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Node.js 101 - part 2: First web server

ericchapman profile image Eric The Coder Updated on ・3 min read

I strongly recommend learning javascript first. Here a series of post I did on Dev.to: https://dev.to/rickavmaniac/javascript-my-learning-journey-part-1-what-is-javascript-role-and-use-case-49a3

I am now ready to continue my Node.js learning journey :)

Click follow if you want to miss nothing. I will publish here on Dev.to what I learn everyday.

Without further ado here is a summary of my notes for my last day.

Create my first Web Server

// the http module have method to help create the server
const http = require('http')

// Create the server instance
// req :  incoming request
// res :  outgoing response

const server = http.createServer((req, res) => {
    // send a response to client
    res.end('Hello World from the server')
})

// start server listening for request
server.listen(5000, 'localhost', () => {
    console.log('Server is listening at localhost on port 5000')
})
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First Server

Basic Routing

This server is great but currently he do not react to different url we could send from the browser. If we send for example http://localhost:5000/friends it show the exact same response as http://localhost:5000. Let implement that specific behaviour call routing.

With the server instance we just create, the req variable contain the incoming request informations.

This incoming request have a property call url that return current page path we currently visit.

For example if we visit the friends page at localhost:5000/friends the req.url property will return '/friends'.

If we visit the root path localhost:5000, the req.url will contain only empty '/'

Here a example very basic routing

const http = require('http')

// Create the server instance
// req :  incoming request
// res :  outgoing response
const server = http.createServer((req, res) => {
    const pathName = req.url
    if (pathName === '/friends') {
        res.end('This is my friends page')
    } else if (pathName === '/') {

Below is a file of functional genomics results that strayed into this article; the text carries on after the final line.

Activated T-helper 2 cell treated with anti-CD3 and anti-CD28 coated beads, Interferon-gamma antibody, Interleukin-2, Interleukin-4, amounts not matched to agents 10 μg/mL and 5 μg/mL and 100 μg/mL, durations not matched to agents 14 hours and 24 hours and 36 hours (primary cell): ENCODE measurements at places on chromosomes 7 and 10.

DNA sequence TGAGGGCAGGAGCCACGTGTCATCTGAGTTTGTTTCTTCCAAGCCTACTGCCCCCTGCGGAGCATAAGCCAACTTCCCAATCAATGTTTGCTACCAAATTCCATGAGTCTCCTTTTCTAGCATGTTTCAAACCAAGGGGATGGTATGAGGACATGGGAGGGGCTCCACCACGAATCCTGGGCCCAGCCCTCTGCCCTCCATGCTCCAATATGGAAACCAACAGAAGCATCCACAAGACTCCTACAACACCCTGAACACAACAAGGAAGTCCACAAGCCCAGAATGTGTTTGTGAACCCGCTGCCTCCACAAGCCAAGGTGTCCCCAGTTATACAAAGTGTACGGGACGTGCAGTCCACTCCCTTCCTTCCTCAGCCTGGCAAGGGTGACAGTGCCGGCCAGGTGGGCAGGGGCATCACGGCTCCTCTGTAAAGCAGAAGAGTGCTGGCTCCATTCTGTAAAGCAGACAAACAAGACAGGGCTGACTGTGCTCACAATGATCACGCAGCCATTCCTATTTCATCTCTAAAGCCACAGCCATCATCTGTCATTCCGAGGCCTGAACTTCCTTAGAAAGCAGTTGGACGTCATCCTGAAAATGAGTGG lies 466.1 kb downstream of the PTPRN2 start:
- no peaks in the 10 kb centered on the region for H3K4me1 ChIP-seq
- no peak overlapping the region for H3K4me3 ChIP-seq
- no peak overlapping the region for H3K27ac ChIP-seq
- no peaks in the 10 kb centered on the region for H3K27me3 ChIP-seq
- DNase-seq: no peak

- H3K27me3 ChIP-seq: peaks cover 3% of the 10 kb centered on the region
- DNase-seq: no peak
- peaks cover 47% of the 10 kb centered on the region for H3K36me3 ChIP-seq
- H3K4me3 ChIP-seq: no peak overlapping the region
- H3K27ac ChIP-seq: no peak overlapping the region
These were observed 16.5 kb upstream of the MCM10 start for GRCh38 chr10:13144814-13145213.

res.end('Hello World from the server root')
    }
})

// start server listening for request
server.listen(5000, 'localhost', () => {
    console.log('Server is listening at localhost on port 5000')
})
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Noted if you visit a page not include in the if/else routing the server will continue to loop indefinitely. So best thing to do is to add a else statement for all other non manage route.

if (pathName === '/friends') {
    res.end('This is my friends page')
} else if (pathName === '/') {
    res.end('Hello World from the server root')
} else {
    res.end('Page not found')
}
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To make that even more pro, we can add a 404 header to our response. Since we write a header we will also add a Content-type to 'text/html' that will allow us to use HTML in the response.

 if (pathName === '/friends') {
     res.end('This is my friends page')
 } else if (pathName === '/') {
     res.end('Hello World from the server root')
 } else {
     res.writeHead(404, {
         'Content-type': 'text/html'
     })
     res.end('<h1>Page not found</h1>')
 }
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Page 404

Conclusion

That's it for today. Tomorrow will put all that learning to good use and will make our first API. Stay tune!

Follow me on Twitter: Follow @justericchapman

Discussion (1)

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joelnwalkley profile image
Joel N. Walkley

Neat post - I haven't considered doing direct routing before as I'm also learning Node. I just went straight for Express to help me out with the api writing.

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